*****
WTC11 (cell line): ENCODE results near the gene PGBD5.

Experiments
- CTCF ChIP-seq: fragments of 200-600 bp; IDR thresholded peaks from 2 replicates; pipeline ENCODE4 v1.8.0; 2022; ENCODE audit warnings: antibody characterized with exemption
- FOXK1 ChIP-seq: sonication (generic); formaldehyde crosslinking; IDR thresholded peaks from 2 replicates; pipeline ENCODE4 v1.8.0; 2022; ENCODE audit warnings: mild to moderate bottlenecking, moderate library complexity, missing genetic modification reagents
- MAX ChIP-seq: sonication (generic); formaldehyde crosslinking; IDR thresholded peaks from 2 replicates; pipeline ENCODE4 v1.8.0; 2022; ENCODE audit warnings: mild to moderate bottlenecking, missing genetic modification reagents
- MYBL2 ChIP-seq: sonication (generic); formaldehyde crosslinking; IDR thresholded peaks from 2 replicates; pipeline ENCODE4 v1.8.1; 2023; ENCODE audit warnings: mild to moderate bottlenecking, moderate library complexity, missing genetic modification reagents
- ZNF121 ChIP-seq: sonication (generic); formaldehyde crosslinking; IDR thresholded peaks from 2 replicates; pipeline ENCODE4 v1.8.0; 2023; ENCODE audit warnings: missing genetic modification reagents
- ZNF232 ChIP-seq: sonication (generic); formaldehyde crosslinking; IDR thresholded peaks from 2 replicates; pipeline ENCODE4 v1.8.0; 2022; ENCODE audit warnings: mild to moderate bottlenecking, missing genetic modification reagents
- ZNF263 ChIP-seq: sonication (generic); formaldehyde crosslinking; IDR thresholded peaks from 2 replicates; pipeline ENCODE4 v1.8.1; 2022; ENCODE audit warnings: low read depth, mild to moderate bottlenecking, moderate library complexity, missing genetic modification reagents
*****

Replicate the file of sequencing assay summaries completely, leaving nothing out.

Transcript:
WTC11 (cell line): ENCODE results near the gene PGBD5.

Experiments
- CTCF ChIP-seq: fragments of 200-600 bp; IDR thresholded peaks from 2 replicates; pipeline ENCODE4 v1.8.0; 2022; ENCODE audit warnings: antibody characterized with exemption
- FOXK1 ChIP-seq: sonication (generic); formaldehyde crosslinking; IDR thresholded peaks from 2 replicates; pipeline ENCODE4 v1.8.0; 2022; ENCODE audit warnings: mild to moderate bottlenecking, moderate library complexity, missing genetic modification reagents
- MAX ChIP-seq: sonication (generic); formaldehyde crosslinking; IDR thresholded peaks from 2 replicates; pipeline ENCODE4 v1.8.0; 2022; ENCODE audit warnings: mild to moderate bottlenecking, missing genetic modification reagents
- MYBL2 ChIP-seq: sonication (generic); formaldehyde crosslinking; IDR thresholded peaks from 2 replicates; pipeline ENCODE4 v1.8.1; 2023; ENCODE audit warnings: mild to moderate bottlenecking, moderate library complexity, missing genetic modification reagents
- ZNF121 ChIP-seq: sonication (generic); formaldehyde crosslinking; IDR thresholded peaks from 2 replicates; pipeline ENCODE4 v1.8.0; 2023; ENCODE audit warnings: missing genetic modification reagents
- ZNF232 ChIP-seq: sonication (generic); formaldehyde crosslinking; IDR thresholded peaks from 2 replicates; pipeline ENCODE4 v1.8.0; 2022; ENCODE audit warnings: mild to moderate bottlenecking, missing genetic modification reagents
- ZNF263 ChIP-seq: sonication (generic); formaldehyde crosslinking; IDR thresholded peaks from 2 replicates; pipeline ENCODE4 v1.8.1; 2022; ENCODE audit warnings: low read depth, mild to moderate bottlenecking, moderate library complexity, missing genetic modification reagents